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Auto Insurance Minimums in Wisconsin

Auto insurance minimums in Wisconsin set the baseline levels for car insurance coverage in the state. As of 2010 Wisconsin requires auto insurance protection for its drivers. It is important for every motorist in the state to be aware of minimums for coverage and to abide by these minimums to avoid punitive consequences. And of course, it is also good to know about all of the optional coverage available to drivers in the state.

Liability insurance is required for all drivers in the state of Wisconsin, as it is for nearly all motorists across the country. Wisconsin liability auto insurance protects the covered driver from having to directly take on financial responsibility in the wake of an at fault car accident. Liability coverage takes care of injury and property damage related costs, less deductible. It offers extremely important protection for covered motorists, usually at a fairly affordable cost. For this reason, drivers are encouraged by most industry experts to carry coverage in excess of state requirements.

Liability Insurance Minimums in WI

Liability auto insurance is mandatory for all drivers in Wisconsin and many other states such as Washington D.C., including both property damage and bodily injury protection. The state also sets specific minimum limits of coverage for each part of a liability policy. Wisconsin drivers carry split limit plans, unlike motorists in certain states mandating single limit protection. Property damage insurance protects drivers against the cost of repair or replacement to other vehicles, buildings, fences, or any other property not owned by the covered driver. The minimum for this part of the policy is $15,000.

For bodily injury, the state mandates at least $50,000 for the injury or death of one person victimized by a negligent covered driver in an accident. For accidents involving multiple injured victims, the limit is $100,000 [1]. Each part of the policy includes its own deductible. The deductibles for each insured policy holder influence the cost of their coverage while also affecting the real value of the plan. For smaller claims, high deductibles essentially eliminate the possibility of even filing a claim. So, drivers who elect higher deductibles are basically choosing for forgo protection against smaller claims, in addition to choosing to personally handle larger chunks of big claims. This is a factor that state motorists should bear in mind when they make choices with their deductibles and vehicle insurance rates.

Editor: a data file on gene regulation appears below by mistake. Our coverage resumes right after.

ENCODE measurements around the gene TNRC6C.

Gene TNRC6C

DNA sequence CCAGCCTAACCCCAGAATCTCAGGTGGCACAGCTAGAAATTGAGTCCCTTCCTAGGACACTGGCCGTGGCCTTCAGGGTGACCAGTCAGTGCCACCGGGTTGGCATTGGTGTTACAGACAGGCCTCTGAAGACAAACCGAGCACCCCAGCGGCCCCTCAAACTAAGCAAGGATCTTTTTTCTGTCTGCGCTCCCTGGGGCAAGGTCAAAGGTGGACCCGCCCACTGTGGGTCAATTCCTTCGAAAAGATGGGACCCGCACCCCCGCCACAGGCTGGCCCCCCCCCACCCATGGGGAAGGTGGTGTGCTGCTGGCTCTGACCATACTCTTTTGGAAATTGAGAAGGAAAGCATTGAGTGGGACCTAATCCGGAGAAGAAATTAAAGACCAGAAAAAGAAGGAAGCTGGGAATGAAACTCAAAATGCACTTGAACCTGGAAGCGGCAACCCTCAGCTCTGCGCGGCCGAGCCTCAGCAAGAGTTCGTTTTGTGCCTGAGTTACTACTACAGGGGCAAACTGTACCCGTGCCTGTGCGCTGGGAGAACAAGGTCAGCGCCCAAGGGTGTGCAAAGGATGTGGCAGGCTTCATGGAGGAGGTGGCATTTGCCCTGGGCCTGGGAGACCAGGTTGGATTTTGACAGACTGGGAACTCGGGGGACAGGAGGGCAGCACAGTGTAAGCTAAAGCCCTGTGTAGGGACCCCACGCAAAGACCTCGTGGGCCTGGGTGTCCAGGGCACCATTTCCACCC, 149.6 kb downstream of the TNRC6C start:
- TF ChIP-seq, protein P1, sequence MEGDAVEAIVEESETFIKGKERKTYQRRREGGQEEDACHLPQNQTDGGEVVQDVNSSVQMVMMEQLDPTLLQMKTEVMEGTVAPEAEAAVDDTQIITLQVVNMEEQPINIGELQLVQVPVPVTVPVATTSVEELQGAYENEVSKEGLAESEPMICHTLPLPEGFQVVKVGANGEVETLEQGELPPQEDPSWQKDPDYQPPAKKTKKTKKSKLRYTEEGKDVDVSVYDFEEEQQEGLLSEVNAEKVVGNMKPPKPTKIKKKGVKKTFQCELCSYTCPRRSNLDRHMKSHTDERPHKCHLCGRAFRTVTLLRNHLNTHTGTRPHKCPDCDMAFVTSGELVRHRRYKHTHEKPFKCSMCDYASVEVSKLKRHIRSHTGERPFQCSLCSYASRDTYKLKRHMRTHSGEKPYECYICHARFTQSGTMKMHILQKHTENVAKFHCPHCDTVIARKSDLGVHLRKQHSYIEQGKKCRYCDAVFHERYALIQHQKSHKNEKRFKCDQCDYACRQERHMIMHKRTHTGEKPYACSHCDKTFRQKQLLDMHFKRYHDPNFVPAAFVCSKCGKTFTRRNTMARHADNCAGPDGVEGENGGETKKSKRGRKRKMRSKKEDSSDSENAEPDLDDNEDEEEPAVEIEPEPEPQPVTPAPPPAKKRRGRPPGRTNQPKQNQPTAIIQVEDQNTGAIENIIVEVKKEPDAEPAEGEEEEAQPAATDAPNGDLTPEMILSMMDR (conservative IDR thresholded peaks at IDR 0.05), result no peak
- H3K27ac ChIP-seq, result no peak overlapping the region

WI Requirements Regarding Proof of Insurance

In addition to requiring auto insurance, the state of Wisconsin also stipulates specific requirements for drivers regarding carrying proof of insurance for their vehicles. According to the guidelines of new laws going into effect in 2010, drivers are required to show proof of insurance at accidents and traffic stops if they are asked to do so by law enforcement officials. This requirement pertains to automobiles, but not to trailers or semis.

There are fines in place for drivers who fail to carry auto insurance, as well as punitive consequences for failure to show proof of insurance when asked to do so at the scene of an accident or traffic stop. Motorists who provide what are found to be fraudulent proofs of insurance face much stiffer fines. There is no requirement to show proof of insurance while registering a vehicle or renewing an existing registration at the Wisconsin Department of Motor Vehicles unless for some reason someone at the DMV specifically requests it of an auto owner. This proof, however, is required for any driver attempting to register a vehicle after getting their license back following a revocation or suspension for any reason [1].

Effects of New Insurance Laws

In many cases, the new laws on auto insurance minimums in Wisconsin that took effect in 2010 had no effect on most motorists. The majority of drivers in the state already carried auto insurance on their vehicles, and the state already had minimum prescribed limits in place prior to the new insurance rules going into effect. There are higher limits than were previously required, so the drivers who carried state minimum liability plans were affected by these changes. And of course those who were previously driving without insurance now face new legal consequences for doing so.

For drivers in the state and all over the country, legal compliance is a serious issue. The cost of owning and operating an automobile is very high. Even a cheap vehicle that you paid cash for and carry minimal insurance on can still cost a significant amount. Since driving requires this kind of investment right off the top, it is critical to make sure you're not also adding other expenses to these expenditures. Getting into and staying in compliance with law matters. But aside from legal matters, the simple but critical protection offered by Wisconsin car insurance is reason enough by itself for state drivers to go ahead and make the investment in a solid policy.

[1] http://www.dot.wisconsin.gov/drivers/vehicles/ins-req.htm Retrieved 2010-07-14.

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